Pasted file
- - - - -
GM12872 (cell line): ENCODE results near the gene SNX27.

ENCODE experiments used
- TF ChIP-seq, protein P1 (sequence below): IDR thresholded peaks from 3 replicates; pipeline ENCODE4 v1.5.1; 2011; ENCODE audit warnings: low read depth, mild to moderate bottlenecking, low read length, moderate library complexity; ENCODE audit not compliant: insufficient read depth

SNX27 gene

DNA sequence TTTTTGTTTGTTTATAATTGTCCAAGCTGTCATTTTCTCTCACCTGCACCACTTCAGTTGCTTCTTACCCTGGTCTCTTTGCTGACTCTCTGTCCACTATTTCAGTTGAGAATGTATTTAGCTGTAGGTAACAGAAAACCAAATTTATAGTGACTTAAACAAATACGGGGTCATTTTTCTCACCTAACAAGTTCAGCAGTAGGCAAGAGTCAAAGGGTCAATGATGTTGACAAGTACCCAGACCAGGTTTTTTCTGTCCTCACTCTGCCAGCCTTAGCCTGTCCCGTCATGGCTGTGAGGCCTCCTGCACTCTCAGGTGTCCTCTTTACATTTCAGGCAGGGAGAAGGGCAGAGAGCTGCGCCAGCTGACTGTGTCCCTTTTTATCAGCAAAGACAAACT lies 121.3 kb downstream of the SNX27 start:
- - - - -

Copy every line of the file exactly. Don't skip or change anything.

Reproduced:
GM12872 (cell line): ENCODE results near the gene SNX27.

ENCODE experiments used
- TF ChIP-seq, protein P1 (sequence below): IDR thresholded peaks from 3 replicates; pipeline ENCODE4 v1.5.1; 2011; ENCODE audit warnings: low read depth, mild to moderate bottlenecking, low read length, moderate library complexity; ENCODE audit not compliant: insufficient read depth

SNX27 gene

DNA sequence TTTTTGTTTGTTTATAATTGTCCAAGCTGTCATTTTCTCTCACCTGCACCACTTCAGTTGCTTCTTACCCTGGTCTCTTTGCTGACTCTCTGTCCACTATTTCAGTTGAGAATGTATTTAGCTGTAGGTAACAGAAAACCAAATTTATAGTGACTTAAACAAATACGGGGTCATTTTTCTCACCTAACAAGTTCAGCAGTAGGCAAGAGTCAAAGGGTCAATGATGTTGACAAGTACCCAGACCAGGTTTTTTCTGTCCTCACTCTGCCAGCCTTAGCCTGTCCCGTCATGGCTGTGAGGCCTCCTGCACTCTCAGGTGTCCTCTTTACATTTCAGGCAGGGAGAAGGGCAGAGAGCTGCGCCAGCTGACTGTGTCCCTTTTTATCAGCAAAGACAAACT lies 121.3 kb downstream of the SNX27 start: